A NEW ecological crisis
The Florida reef tract is the largest barrier reef in North America and it’s in serious trouble! Over the last few decades, the reef has been dealing with the pressures of pollution, warming seas and habitat destruction.
But, now, it’s facing a NEW threat: a deadly and destructive new disease that is not yet understood by scientists. It’s an ecological crisis!
SEA LIFE Michigan and other AZA-accredited zoos and aquariums have come together to launch an important conservation program with the Florida Fish and Wildlife Conservation Commission (FWC), National Marine Fisheries Service (NMFS), The Florida Aquarium, National Park Service, NOAA Florida Keys National Marine Sanctuary (FKNMS), and the Florida Department of Environmental Protection (FDEP).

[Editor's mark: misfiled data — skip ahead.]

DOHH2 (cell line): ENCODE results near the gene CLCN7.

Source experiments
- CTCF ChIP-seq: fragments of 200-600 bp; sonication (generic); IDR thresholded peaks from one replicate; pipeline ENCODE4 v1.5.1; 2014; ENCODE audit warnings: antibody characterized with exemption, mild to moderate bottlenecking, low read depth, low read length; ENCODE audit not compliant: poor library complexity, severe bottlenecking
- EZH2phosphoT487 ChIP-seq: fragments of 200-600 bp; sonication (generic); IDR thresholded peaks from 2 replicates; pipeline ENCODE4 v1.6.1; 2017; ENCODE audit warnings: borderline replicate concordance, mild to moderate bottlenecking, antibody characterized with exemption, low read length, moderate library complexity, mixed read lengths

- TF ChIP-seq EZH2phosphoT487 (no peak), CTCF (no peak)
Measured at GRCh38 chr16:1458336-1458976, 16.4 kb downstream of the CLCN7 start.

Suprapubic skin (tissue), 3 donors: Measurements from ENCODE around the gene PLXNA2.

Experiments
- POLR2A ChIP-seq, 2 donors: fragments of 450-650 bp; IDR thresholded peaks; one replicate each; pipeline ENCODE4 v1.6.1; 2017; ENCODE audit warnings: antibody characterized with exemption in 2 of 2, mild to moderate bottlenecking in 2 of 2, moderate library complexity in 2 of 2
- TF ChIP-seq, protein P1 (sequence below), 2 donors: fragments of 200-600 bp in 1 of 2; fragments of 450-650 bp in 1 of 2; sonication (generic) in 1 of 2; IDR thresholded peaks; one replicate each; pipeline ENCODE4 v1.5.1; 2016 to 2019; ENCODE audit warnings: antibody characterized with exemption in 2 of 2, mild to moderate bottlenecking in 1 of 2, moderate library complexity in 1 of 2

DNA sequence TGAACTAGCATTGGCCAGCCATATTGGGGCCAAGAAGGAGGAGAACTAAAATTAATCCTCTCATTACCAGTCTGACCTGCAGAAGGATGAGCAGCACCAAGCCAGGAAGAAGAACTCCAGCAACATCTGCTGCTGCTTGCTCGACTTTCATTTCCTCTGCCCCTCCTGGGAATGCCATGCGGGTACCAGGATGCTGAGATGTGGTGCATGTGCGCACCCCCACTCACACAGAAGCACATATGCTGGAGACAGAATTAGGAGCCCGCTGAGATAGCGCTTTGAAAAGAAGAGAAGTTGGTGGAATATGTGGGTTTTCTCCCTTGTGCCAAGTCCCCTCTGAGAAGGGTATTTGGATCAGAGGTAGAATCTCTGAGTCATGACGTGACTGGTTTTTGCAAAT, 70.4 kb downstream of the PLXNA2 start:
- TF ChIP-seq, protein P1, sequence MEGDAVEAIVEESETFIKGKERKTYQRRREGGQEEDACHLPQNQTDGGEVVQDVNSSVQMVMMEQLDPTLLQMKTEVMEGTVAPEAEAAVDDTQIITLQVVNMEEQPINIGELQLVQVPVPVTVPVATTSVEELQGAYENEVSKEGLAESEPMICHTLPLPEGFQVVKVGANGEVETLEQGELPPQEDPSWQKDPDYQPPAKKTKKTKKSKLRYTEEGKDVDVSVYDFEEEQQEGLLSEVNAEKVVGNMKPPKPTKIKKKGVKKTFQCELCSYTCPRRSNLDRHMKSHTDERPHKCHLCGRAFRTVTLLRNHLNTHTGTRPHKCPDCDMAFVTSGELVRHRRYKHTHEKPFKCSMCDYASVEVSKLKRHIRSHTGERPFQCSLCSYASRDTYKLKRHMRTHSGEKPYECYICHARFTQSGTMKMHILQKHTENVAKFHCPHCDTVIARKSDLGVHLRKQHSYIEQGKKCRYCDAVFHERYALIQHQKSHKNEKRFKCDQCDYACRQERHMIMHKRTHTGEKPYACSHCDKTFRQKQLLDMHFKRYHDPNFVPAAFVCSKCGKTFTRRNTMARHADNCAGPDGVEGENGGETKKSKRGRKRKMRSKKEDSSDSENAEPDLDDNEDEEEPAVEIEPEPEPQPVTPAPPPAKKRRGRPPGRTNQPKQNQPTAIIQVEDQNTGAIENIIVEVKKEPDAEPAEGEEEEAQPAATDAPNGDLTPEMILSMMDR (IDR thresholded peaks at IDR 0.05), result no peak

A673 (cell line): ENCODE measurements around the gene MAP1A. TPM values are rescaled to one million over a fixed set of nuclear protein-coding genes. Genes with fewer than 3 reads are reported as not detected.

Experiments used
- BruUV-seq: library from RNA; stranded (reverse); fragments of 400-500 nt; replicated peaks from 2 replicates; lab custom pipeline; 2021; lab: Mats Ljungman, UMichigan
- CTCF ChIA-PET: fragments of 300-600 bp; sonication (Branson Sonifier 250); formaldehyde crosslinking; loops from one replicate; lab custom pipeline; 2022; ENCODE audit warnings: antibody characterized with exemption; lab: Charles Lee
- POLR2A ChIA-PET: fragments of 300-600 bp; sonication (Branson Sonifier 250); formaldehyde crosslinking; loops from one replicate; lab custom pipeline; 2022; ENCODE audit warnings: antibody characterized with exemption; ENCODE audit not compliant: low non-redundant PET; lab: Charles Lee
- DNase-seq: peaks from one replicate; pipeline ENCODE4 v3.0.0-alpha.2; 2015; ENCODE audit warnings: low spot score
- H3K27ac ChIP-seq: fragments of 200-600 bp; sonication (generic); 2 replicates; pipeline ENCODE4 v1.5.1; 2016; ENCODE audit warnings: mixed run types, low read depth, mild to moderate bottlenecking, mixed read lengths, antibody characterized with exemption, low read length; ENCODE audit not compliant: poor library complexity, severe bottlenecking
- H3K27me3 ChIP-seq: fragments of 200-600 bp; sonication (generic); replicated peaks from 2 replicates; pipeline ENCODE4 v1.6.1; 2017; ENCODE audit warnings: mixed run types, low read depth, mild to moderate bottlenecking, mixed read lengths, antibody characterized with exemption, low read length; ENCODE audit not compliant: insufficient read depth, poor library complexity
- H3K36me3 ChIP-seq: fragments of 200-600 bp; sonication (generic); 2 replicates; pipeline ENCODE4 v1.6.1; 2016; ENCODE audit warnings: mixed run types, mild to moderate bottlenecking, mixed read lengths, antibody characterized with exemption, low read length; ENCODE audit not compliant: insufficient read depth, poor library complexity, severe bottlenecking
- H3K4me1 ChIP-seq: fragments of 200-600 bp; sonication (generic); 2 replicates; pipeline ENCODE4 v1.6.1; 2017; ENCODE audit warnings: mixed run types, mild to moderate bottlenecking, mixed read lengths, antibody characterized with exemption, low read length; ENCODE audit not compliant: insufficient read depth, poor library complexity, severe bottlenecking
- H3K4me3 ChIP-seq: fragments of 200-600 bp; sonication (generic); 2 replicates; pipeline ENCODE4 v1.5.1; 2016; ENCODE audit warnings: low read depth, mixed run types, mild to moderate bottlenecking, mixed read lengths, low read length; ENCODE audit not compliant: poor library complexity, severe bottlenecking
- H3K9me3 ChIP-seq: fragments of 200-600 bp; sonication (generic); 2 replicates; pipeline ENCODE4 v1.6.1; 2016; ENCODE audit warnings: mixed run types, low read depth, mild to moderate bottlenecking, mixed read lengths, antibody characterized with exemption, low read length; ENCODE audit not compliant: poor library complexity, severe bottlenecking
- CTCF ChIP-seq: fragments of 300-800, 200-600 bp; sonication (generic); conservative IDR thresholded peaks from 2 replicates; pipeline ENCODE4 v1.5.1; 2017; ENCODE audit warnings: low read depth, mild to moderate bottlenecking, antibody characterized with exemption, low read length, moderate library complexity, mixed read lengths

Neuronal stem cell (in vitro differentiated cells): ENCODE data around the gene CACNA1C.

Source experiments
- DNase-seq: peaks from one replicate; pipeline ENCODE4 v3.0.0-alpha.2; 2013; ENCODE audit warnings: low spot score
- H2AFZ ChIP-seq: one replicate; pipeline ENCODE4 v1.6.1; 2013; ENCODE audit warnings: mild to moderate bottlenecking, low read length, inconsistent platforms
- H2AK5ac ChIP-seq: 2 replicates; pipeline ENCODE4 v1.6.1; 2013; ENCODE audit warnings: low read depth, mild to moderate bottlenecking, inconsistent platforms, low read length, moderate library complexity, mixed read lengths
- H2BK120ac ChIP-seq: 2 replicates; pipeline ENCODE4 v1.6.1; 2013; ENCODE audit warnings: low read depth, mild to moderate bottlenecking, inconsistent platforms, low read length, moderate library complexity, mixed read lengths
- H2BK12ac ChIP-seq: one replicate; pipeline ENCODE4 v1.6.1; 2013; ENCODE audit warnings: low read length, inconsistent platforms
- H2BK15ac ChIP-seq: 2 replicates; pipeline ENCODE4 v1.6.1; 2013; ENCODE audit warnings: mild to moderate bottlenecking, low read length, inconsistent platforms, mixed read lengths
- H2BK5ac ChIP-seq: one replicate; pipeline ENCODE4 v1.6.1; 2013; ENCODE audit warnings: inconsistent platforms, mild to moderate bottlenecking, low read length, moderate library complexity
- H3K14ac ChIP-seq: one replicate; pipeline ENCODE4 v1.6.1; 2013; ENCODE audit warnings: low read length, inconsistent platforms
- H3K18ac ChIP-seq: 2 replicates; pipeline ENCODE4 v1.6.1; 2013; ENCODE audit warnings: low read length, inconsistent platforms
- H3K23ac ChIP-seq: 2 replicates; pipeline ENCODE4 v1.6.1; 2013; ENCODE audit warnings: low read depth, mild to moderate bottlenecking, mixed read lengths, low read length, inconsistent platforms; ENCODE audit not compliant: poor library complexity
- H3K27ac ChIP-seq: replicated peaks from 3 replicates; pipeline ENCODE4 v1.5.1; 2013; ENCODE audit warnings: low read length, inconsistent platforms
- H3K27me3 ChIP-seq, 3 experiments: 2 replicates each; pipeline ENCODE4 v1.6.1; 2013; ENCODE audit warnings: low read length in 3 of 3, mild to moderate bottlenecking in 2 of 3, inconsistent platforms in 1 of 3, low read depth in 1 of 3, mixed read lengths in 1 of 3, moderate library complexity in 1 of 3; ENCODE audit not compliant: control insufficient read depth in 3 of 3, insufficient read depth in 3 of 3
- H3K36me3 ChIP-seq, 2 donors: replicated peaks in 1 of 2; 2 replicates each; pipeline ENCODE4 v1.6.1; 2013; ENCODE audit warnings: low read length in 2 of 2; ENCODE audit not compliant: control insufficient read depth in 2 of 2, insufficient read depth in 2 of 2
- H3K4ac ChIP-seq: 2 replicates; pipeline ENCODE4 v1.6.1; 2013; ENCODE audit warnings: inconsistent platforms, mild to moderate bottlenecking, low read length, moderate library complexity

Here at SEA LIFE Michigan, we’re taking in rescued corals from the Florida reef tract. We’ll hold these specimens for 3-10 years so that scientists have the time to identify and understand the disease.
Once a treatment for the disease is found and we can sustain a healthy coral population in the Florida reef tract again, SEA LIFE Michigan and other aquariums and zoos around the country will send their protected corals back to Florida where they will be put back in the wild to help regrow the reef.
Ensuring genetic diversity
By taking and protecting these endangered corals, we can ensure the genetic health of the population and increase the odds of species survival. This is the largest project of its kind and we're so proud to be part of it.
Coral reefs have global impacts
Our reefs are important not only to communities in Florida, but also here in Michigan. Their impact is global! Many Michiganders vacation in Florida and the reef acts as a protector to the coastline by dampening the effects of hurricanes. Coral reefs are also a very important part of the larger ocean food web which is where most of our seafood comes from.